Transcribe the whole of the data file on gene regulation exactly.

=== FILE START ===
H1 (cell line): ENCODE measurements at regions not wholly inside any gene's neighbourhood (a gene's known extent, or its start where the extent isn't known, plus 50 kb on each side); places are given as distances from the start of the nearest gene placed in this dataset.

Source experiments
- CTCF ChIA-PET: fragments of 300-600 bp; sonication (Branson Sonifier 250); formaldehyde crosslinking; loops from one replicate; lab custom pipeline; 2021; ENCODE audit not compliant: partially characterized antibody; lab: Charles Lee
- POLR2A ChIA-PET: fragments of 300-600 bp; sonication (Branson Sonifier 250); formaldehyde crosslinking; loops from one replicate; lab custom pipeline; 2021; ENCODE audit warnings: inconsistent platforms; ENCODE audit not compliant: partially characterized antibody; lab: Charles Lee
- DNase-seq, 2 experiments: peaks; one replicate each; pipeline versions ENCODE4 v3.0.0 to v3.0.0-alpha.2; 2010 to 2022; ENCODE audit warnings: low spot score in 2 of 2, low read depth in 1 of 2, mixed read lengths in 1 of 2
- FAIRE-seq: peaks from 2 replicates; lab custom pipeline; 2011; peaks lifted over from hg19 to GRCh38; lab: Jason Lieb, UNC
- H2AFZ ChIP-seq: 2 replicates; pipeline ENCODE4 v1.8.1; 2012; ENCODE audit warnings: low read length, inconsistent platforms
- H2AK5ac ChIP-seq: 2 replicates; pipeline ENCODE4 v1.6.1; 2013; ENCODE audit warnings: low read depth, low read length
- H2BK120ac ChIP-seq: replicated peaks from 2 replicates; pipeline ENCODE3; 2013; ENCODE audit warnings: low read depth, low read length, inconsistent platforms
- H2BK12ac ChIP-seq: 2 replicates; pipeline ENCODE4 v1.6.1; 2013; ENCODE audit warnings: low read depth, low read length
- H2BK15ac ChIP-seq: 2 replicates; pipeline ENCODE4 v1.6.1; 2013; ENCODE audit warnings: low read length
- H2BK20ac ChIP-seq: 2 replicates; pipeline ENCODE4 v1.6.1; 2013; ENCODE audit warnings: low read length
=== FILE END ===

H1 (cell line): ENCODE measurements at regions not wholly inside any gene's neighbourhood (a gene's known extent, or its start where the extent isn't known, plus 50 kb on each side); places are given as distances from the start of the nearest gene placed in this dataset.

Source experiments
- CTCF ChIA-PET: fragments of 300-600 bp; sonication (Branson Sonifier 250); formaldehyde crosslinking; loops from one replicate; lab custom pipeline; 2021; ENCODE audit not compliant: partially characterized antibody; lab: Charles Lee
- POLR2A ChIA-PET: fragments of 300-600 bp; sonication (Branson Sonifier 250); formaldehyde crosslinking; loops from one replicate; lab custom pipeline; 2021; ENCODE audit warnings: inconsistent platforms; ENCODE audit not compliant: partially characterized antibody; lab: Charles Lee
- DNase-seq, 2 experiments: peaks; one replicate each; pipeline versions ENCODE4 v3.0.0 to v3.0.0-alpha.2; 2010 to 2022; ENCODE audit warnings: low spot score in 2 of 2, low read depth in 1 of 2, mixed read lengths in 1 of 2
- FAIRE-seq: peaks from 2 replicates; lab custom pipeline; 2011; peaks lifted over from hg19 to GRCh38; lab: Jason Lieb, UNC
- H2AFZ ChIP-seq: 2 replicates; pipeline ENCODE4 v1.8.1; 2012; ENCODE audit warnings: low read length, inconsistent platforms
- H2AK5ac ChIP-seq: 2 replicates; pipeline ENCODE4 v1.6.1; 2013; ENCODE audit warnings: low read depth, low read length
- H2BK120ac ChIP-seq: replicated peaks from 2 replicates; pipeline ENCODE3; 2013; ENCODE audit warnings: low read depth, low read length, inconsistent platforms
- H2BK12ac ChIP-seq: 2 replicates; pipeline ENCODE4 v1.6.1; 2013; ENCODE audit warnings: low read depth, low read length
- H2BK15ac ChIP-seq: 2 replicates; pipeline ENCODE4 v1.6.1; 2013; ENCODE audit warnings: low read length
- H2BK20ac ChIP-seq: 2 replicates; pipeline ENCODE4 v1.6.1; 2013; ENCODE audit warnings: low read length